A light breeze offers me a moment of relief from the Spanish heat as I stand on the podium in first place, an Irish tricolour held high above my head. Even though the stadium is a little bare on spectators, in my head I’m surrounded by thousands of fans.
Open Camp Barcelona, which launched in June this year, claims to be the world’s first theme park dedicated entirely to sport. Located within the 1992 Olympic stadium, the attraction promotes family fun with the added bonus of making visitors feel like an Olympic champion. Its location on Montjuic Mountain, only a five-minute bus ride from Plaza de Espana, makes journeying there a doddle.
More than 25 sports are offered across the stadium’s grounds, and with an average length of two minutes’ participation, they shouldn’t feel too gruelling.
I head over to Open Sprint where visitors take on each other in a 100m race on the stadium’s running track.
To make it more exciting, plucky clients can pit themselves against Usain Bolt’s record time of 9.58 seconds, which is displayed on an electronic billboard. An employee tells me that it was once completed in a staggering 11 seconds – I think I’ll keep my time a secret.
Fans of football will enjoy the Open 360 training simulator. One of only a few in the world, Open 360 has clients enter a netted ring with automatic football launchers at each of the four corners. Played alone or in pairs, the rules are simple. A ball is released from a corner, which the player must control and then kick at a target.
The more difficult the shot the more points obtained. I dazzle the few onlookers with my expert control and come out with a score of 12. Average I’m told. Football ambitions immediately dashed.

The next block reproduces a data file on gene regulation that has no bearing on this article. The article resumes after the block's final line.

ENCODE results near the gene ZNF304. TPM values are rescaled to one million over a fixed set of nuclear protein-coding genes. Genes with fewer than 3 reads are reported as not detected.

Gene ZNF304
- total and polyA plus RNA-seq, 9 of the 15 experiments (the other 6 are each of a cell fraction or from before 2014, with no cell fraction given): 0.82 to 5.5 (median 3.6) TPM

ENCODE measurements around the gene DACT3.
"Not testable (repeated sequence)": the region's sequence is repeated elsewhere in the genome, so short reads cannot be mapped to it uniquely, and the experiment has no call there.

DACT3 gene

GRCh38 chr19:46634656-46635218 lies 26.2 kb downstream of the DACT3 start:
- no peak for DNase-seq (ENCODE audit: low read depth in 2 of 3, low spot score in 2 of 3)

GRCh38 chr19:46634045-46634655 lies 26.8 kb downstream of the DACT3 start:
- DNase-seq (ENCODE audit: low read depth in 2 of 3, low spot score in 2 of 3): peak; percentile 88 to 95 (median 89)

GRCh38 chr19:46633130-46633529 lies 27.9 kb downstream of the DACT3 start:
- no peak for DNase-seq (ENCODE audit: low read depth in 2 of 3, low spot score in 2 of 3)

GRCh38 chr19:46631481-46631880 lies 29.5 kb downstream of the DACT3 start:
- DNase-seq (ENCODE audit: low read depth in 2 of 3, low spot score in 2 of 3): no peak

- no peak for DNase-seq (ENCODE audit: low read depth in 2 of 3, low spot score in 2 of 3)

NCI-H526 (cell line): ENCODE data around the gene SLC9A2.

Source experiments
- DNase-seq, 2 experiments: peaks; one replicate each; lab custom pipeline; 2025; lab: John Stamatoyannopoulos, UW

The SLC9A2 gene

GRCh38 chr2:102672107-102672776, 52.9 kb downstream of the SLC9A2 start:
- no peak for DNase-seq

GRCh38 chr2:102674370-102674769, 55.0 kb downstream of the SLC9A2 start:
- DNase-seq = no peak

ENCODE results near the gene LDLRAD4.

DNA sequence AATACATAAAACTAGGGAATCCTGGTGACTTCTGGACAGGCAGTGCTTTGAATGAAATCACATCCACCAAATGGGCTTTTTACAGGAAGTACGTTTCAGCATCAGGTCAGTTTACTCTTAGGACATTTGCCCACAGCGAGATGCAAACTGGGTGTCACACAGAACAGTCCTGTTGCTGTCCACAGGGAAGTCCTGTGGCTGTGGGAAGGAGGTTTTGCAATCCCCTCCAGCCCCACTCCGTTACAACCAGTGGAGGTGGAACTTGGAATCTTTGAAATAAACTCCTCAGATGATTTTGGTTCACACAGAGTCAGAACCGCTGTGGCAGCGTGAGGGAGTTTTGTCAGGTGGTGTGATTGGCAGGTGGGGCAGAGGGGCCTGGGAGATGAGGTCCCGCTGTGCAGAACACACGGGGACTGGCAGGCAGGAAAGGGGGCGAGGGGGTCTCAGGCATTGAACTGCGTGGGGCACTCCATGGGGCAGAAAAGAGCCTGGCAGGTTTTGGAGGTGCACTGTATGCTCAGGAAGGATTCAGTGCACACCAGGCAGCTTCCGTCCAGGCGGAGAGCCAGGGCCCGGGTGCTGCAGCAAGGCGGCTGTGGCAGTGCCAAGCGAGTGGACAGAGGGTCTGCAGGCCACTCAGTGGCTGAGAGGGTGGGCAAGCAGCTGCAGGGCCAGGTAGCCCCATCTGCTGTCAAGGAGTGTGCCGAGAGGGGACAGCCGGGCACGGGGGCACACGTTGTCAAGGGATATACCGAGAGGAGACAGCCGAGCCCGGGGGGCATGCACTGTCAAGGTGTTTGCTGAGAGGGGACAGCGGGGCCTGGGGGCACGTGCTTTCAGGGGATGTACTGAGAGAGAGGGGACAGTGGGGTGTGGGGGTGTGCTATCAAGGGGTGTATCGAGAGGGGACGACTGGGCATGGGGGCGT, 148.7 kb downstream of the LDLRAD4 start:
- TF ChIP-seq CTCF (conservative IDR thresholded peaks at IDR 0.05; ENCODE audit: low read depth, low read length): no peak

There’s plenty more to try my luck on. A penalty shoot-out, a wheelchair race, long jumping, hurdles and trampolining all offer chances to snatch sporting glory. But if the mere thought of all that exercise brings you out in a sweat, you can still cheat and recreate the winning moment on the podium with your country’s flag.
The inner section of the stadium houses some impressive virtual reality technology. Open Moto is a high-tech motorcycle racing simulator, while Open Boxing uses monitors and pressure pads to simulate a boxing match. Up to four contestants can take to the ring and pound the pads in each corner to see who notches up the highest score.
Grabbing a laser guided rifle I take to the firing range at Open Shooting. Each player has five shots at the target, having to reload after each to give the impression of a real firearm.
Posers will delight in Open Keeper where they pretend to make a diving save in front of a football net while having their picture taken by 30 cameras simultaneously; a 3D image is then displayed on screen.
I spend the rest of the afternoon engrossed in the sports offered, from archery to basketball.
It’s an experience that should appeal to all ages and even if clients aren’t particularly sporty, they should still have loads of fun; I know it made me feel like a sporting superstar.
My host is Peter Jones, head of sales for Transfer & Activity Bank (TAB). TAB is Hotelbed’s business unit responsible for Open Camp’s exclusive ticket distribution.
“There has already been a UK fam trip – 76 agents came from Tui,” he says, adding that there will be further fam trips planned for UK agents, most likely for bedsonline partner agents.
“UK agents can currently book Open Camp via bedsonline.com as that’s how we distribute through the high street.”
Book it: The Open Park pass is available from £17pp for access to all sports activities and the Olympic museum.
The Open Stadium pass restricts visitors to outdoor sports only and is available from £13pp. Check the website for opening hours/days.